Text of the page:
Another Whack-A-Ball series comes to a painful end. At the very least, what should be done is alternating the DH and non-DH games by season rather than home ballpark. It is obvious that it is to the advantage of the Whack-A-Ball League (a/k/a American League) to sit their DH and have the pitcher hit than it is for the Real Baseball League (a/k/a National League) to insert a role player in the DH spot. And these assholes from the Whack-A-Ball League want to crow about their superiority when they do not even know what baseball is all about. Sadly, however, with all of this talk of realignment into two 15 team leagues it is beyond comprehension as to how two different sets of rules about one game will be able to coexist. From the owners perspective getting rid of the DH would save a ton of money. From the players perspective at least 14 higher paying jobs would be lost. What does not portend well for the prospect of getting rid of the DH and getting back to real baseball is all of this chatter about how offense is down. DH, the Bud Selig answer to PEDs.

The talk of realignment and two 15-team leagues would be a backdoor way of getting the DH into baseball. Having odd-numbered teams in each league would mean that one AL team would be playing one NL team every week. That would mean that they would have to bring the DH into the rules for both leagues.
Even though I was against it at the beginning, it’s obvious that we aren’t going back. So, let’s just re-align and have both leagues play by the same rules. The current way is ridiculous on many levels.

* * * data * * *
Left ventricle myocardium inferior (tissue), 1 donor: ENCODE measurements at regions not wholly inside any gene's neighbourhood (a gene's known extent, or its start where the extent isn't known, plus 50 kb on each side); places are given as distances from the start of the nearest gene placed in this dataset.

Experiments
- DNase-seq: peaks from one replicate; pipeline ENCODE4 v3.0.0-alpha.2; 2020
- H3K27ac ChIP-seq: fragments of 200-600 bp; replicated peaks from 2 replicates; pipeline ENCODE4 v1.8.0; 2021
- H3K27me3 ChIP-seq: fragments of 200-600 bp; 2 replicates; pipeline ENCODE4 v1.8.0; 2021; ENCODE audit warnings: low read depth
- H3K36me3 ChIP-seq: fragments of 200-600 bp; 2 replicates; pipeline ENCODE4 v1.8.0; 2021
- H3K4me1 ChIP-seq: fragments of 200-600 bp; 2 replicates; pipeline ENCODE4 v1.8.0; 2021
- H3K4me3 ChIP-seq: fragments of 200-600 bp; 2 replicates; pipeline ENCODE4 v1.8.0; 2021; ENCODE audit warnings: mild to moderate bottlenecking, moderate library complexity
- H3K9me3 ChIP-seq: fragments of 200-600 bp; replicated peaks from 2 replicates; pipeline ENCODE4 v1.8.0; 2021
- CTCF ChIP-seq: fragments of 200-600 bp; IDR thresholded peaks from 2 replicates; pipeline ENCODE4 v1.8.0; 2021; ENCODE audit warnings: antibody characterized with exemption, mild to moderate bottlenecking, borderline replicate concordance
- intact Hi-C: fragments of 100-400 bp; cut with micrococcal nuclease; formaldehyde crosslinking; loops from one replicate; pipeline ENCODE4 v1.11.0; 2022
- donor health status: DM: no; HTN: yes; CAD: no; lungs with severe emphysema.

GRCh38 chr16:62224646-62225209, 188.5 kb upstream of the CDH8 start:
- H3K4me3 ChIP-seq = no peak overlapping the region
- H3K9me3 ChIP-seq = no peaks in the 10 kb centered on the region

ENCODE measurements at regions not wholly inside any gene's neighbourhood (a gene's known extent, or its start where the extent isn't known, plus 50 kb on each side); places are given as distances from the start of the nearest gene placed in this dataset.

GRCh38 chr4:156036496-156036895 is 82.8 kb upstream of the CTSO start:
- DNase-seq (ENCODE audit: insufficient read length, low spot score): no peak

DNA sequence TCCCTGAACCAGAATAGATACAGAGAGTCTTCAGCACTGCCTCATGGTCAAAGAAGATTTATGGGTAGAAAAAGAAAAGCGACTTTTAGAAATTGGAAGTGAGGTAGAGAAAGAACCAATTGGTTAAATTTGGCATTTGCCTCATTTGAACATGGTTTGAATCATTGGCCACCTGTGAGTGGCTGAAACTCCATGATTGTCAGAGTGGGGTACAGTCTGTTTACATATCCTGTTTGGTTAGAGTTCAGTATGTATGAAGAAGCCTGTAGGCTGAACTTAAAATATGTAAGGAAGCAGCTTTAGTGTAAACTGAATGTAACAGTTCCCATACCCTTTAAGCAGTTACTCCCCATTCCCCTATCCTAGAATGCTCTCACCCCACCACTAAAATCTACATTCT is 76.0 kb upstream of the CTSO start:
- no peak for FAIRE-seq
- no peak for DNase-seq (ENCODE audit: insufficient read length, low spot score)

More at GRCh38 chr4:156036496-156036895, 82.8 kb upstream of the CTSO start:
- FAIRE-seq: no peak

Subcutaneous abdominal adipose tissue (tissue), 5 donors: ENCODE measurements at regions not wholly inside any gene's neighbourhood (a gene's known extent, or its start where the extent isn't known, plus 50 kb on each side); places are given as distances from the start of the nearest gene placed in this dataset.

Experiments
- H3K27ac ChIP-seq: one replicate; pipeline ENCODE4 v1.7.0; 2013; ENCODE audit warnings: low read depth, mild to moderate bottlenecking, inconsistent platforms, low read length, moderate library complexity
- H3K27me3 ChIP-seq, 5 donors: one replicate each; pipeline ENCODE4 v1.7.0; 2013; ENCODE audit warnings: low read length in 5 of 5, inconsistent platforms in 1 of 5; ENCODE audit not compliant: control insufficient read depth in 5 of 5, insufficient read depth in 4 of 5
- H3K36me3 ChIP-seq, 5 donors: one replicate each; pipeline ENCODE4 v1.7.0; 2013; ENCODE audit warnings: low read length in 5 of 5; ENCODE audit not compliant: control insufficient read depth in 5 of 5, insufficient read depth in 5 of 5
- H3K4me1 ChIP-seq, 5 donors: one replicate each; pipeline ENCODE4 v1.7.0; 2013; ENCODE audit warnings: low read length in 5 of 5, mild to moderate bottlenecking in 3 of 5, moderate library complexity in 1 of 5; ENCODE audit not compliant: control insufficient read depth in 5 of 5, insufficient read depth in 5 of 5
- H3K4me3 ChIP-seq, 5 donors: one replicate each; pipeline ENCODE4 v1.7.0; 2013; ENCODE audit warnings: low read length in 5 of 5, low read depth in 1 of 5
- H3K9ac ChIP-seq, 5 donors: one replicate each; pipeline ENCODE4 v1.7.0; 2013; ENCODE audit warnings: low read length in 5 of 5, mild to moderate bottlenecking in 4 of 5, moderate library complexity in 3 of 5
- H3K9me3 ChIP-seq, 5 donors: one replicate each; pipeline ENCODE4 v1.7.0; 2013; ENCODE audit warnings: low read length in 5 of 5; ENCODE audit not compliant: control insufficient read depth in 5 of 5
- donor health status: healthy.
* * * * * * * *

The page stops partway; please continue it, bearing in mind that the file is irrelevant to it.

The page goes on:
I agree with the same rule aspect but if I where king there would not be a DH. And I am so tired of players going DH and padding their stats. I remember when there was debate as to whether Jim Thome would make the HOF. After several years of DHing can there now be any doubt? On the other hand the consummate DH, Edgar Martinez is reviled because he was “only a DH”. I offer the example of Martinez only to show the contradiction and not the merits of his induction or non-induction. In a sense even the baseball establishment still has a problem with the DH.

muleman, I doubt the NL will ever vote to implement the DH. If anything, it will go the other way, but I think they’ll keep the status quo, led primarily by the Players Association’s effort to keep jobs.
To qoute Crash Davis:
“I believe there ought to be a constitutional amendment outlawing AstroTurf and the designated hitter.”

On the contrary, phan. The Players’ Association is behind the realignment. I suggest you do some reading on the subject.
Crash Davis is a fictional character.

Reading comprehension helps in any discussion on a message board, muleman. I wasn’t talking about re-alignment, I was talking about the DH.
And thanks for the heads up about Crash Davis. Who would have known?

pherris: Fortunately, neither you nor I are King. Who cares about the Hall of Fame? The Hall of Fame isn’t part of MLB and should be regarded as such. The fact is that re-alignment and instution of a universal DH would create jobs, not reduce them.
I don’t like it either, but it has nothing to do with what the NL will do. It has more to do with the Players’ Association, because they are really running the game.
I don’t like adding playoff teams. Eventually, it will test our (the fans) committment to the game. Adding playoff teams further dilutes the schedule, but enhances revenue. We all know where the league falls on that debate. Revenue.

phan52, great quote from a baseball icon. I am not sure there are enough “Old Guard” NL” owners left to hold back the hands of time.

wonders which AL pitcher will end up on DL this year because he strains a muscle when he actually has to run 90 feet to a base. The DH is a joke

Todd, where are you? You haven’t thrown any meat into the pit for several days. You are a sports writer, for Pete’s sake, it is not like you have a real job.